[Taxacom] Using the Web for taxonomic research
mesibov at southcom.com.au
Tue Jun 30 00:20:16 CDT 2009
This post relates to Rod Page's fascinating play with Wikipedia, and has a name connection (no more!) with the panbiogeography discussion between the two Michaels.
My revision of the millipede genus Agathodesmus was published in the open access journal ZooKeys two weeks ago, on 18 June. A couple of days later I FTP'ed all the latest classificatory and other details on the two Australian species to the server hosting the Millipedes of Australia (MoA) website. ZooKeys is linked to ZooBank, so ZooBank also had the latest info.
By Monday 22 June a Google search could find two up-to-date sources on Agathodesmus: ZooKeys and ZooBank. The MoA site, which topped the Google list, had 2 out-of-date pages listed (one no longer exists, the other lacks Agathodesmus), but you could find the new Agathodesmus info by going to the Checklist page once you were on the MoA site.
A week later (yesterday) I dipped again into our gigantic external cultural memory to see how 'agathodesmus' was doing. Google still had the old MoA pages, not a problem. But it also showed many sites with out-of-date info, including an apparently authoritative Australian government site to which I added millipedes in 2002, and which is not regularly updated. EOL says the name Agathodesmus exists, as does ZipcodeZoo and the EDIT lists and some name-gathering sites I'd never heard of. Wikipedia seemed to be missing Agathodesmus.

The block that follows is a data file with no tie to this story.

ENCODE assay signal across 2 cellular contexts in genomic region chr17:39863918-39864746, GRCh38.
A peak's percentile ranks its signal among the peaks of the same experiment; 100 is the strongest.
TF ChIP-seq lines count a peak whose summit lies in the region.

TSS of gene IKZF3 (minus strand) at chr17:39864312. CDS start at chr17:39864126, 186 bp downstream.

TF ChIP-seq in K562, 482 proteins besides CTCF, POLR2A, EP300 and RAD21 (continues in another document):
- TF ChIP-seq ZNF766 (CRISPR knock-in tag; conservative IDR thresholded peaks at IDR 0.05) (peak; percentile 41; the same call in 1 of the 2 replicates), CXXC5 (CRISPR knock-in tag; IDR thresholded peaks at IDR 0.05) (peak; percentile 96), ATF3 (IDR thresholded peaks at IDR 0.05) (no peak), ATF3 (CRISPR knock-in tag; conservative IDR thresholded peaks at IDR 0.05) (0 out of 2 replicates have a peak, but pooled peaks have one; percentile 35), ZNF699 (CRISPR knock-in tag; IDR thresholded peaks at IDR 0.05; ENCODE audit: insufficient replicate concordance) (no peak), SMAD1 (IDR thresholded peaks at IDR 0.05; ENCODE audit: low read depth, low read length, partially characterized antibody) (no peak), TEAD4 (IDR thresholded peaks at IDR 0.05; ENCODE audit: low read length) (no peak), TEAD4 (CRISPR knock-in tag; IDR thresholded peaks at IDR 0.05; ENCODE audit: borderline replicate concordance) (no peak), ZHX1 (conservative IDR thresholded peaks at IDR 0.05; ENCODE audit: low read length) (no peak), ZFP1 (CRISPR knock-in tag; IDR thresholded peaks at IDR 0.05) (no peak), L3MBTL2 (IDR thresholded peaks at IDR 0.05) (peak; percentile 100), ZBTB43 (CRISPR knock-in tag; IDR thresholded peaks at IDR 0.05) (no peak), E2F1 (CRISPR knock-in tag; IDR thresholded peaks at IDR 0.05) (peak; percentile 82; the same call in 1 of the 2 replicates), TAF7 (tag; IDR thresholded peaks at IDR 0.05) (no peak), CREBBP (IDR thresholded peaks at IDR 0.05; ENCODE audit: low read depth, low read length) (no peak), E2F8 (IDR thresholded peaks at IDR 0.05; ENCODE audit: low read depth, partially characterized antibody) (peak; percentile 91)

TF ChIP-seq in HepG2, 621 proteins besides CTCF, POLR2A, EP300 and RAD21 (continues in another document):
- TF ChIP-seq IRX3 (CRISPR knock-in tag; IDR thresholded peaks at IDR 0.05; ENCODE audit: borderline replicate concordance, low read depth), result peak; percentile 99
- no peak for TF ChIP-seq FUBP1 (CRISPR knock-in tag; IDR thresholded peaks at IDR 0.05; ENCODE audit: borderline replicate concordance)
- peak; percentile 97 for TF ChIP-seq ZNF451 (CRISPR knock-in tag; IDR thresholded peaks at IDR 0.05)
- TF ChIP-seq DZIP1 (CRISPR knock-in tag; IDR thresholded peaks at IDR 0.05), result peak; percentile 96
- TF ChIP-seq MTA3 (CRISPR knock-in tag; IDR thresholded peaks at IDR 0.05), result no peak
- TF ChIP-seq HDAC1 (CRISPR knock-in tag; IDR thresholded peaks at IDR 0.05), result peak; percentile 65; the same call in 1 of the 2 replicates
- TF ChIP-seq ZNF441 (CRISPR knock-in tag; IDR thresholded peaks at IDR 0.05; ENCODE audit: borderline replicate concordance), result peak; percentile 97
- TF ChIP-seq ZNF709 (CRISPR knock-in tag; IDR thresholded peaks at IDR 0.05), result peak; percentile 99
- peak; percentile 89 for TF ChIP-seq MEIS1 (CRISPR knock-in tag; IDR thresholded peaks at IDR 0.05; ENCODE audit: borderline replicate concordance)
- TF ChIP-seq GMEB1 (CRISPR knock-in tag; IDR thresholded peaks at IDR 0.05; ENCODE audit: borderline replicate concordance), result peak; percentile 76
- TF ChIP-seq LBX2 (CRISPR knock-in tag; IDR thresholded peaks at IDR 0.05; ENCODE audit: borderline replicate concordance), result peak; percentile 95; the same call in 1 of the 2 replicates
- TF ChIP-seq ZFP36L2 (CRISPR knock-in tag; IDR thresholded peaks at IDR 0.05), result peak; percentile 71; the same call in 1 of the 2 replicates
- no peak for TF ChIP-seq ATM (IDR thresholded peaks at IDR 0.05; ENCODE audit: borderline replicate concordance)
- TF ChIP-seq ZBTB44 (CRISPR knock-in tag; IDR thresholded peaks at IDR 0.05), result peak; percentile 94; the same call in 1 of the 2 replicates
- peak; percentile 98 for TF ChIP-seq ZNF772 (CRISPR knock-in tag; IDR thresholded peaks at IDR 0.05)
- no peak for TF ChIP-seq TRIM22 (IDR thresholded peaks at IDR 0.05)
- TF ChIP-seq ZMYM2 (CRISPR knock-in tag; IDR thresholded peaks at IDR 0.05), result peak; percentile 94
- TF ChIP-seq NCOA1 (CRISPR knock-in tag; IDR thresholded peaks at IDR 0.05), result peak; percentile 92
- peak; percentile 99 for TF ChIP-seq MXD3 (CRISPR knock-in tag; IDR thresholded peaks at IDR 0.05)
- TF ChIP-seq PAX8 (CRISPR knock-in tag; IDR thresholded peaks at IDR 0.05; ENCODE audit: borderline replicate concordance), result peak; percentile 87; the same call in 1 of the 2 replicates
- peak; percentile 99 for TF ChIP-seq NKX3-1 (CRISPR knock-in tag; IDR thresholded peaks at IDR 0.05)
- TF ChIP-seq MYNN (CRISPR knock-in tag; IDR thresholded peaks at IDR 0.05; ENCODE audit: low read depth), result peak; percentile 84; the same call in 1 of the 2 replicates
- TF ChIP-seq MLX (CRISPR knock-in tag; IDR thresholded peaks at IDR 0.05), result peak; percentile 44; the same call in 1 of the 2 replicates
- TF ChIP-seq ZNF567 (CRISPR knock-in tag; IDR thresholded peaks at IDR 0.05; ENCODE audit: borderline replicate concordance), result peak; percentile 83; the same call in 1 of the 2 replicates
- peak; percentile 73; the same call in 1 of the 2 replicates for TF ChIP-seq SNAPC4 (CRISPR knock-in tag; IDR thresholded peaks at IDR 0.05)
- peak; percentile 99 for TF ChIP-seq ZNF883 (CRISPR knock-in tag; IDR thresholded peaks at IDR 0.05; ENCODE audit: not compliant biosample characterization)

Today I tried searching Google on '2009 agathodesmus' instead of just 'agathodesmus'. Better: the top 6 listings are for MoA (2), ZooBank (2) and ZooKeys (2). Our Zipcode Zoo friends are no. 7 because their page has the copyright date "2004-2009". 8 and 9 are derivative of the Australian government site.
The fascinating one is no. 10, from the Catalog of Life. This gives CoL LSIDs for the genus and its type species, which to me at least makes the site look up to date. However the taxonomy is incorrect. Following a 1980 stab-in-the-dark, CoL puts Agathodesmus in the wrong family, and incidentally in the wrong suborder.
Lesson? Don't expect a Web-crawl-and-harvest to give you up-to-date taxonomy, or even a respectable overview. Just like in the old days, look for the most up-to-date and relevant sources. With luck, patient plodders like me will have put the latest taxonomic results online, but you may have trouble finding those results.
Dr Robert Mesibov
Honorary Research Associate
Queen Victoria Museum and Art Gallery, and
School of Zoology, University of Tasmania
Home contact: PO Box 101, Penguin, Tasmania, Australia 7316
(03) 64371195; 61 3 64371195
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